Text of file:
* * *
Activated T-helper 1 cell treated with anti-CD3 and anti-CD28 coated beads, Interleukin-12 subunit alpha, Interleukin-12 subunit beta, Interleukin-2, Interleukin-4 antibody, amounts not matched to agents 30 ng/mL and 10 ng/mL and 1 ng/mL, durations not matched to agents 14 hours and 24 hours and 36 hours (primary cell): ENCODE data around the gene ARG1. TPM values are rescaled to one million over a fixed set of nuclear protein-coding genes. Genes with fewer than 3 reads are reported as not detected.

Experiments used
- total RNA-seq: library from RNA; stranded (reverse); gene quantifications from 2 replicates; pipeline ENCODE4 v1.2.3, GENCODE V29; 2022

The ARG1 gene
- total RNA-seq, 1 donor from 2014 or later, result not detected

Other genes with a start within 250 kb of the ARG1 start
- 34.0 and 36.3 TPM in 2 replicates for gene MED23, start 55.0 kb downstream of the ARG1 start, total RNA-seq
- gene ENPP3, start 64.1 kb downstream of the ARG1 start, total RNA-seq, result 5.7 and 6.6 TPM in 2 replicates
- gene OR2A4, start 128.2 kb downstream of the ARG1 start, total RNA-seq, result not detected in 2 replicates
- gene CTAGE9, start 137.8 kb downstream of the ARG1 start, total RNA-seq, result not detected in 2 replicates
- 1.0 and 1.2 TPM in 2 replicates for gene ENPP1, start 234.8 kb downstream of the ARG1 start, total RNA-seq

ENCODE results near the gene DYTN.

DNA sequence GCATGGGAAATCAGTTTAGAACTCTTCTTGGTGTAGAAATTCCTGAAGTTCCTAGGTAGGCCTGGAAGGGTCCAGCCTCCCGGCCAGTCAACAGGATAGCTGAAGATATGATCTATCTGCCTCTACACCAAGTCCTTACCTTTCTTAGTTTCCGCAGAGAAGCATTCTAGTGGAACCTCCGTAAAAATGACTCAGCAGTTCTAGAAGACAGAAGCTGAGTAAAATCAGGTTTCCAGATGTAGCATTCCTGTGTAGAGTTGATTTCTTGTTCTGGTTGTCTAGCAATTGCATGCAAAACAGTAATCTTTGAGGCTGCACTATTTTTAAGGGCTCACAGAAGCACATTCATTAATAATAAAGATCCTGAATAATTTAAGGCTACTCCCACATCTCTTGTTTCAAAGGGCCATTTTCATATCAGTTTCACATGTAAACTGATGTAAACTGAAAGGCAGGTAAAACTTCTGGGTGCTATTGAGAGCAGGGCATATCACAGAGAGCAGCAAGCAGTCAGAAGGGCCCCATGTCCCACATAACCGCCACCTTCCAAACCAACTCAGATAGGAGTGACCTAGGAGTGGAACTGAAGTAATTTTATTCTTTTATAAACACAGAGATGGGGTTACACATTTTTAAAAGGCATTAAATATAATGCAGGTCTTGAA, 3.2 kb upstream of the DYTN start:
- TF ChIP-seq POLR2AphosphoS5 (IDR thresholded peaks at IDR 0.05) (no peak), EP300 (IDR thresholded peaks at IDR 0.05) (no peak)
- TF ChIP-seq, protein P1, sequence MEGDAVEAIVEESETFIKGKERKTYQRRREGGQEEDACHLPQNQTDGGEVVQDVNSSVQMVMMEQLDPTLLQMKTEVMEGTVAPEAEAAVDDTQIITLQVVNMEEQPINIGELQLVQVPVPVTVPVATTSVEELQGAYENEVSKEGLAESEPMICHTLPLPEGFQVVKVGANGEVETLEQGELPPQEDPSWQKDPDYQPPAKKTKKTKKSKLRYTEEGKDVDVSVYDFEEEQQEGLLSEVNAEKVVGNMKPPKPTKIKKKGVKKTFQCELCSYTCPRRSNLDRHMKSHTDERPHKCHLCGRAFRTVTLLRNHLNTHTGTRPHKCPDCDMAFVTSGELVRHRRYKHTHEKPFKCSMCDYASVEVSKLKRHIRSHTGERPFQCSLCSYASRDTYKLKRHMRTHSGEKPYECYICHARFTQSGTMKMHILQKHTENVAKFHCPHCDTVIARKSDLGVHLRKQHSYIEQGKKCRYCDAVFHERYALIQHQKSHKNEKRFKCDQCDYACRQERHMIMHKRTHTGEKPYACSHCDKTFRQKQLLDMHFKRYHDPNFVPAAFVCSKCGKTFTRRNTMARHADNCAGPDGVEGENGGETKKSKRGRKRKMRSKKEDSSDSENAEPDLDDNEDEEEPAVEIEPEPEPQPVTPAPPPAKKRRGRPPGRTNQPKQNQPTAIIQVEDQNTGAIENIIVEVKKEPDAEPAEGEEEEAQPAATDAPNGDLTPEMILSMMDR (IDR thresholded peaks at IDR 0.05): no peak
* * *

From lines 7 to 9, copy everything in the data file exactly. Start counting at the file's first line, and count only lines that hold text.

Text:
- 34.0 and 36.3 TPM in 2 replicates for gene MED23, start 55.0 kb downstream of the ARG1 start, total RNA-seq
- gene ENPP3, start 64.1 kb downstream of the ARG1 start, total RNA-seq, result 5.7 and 6.6 TPM in 2 replicates
- gene OR2A4, start 128.2 kb downstream of the ARG1 start, total RNA-seq, result not detected in 2 replicates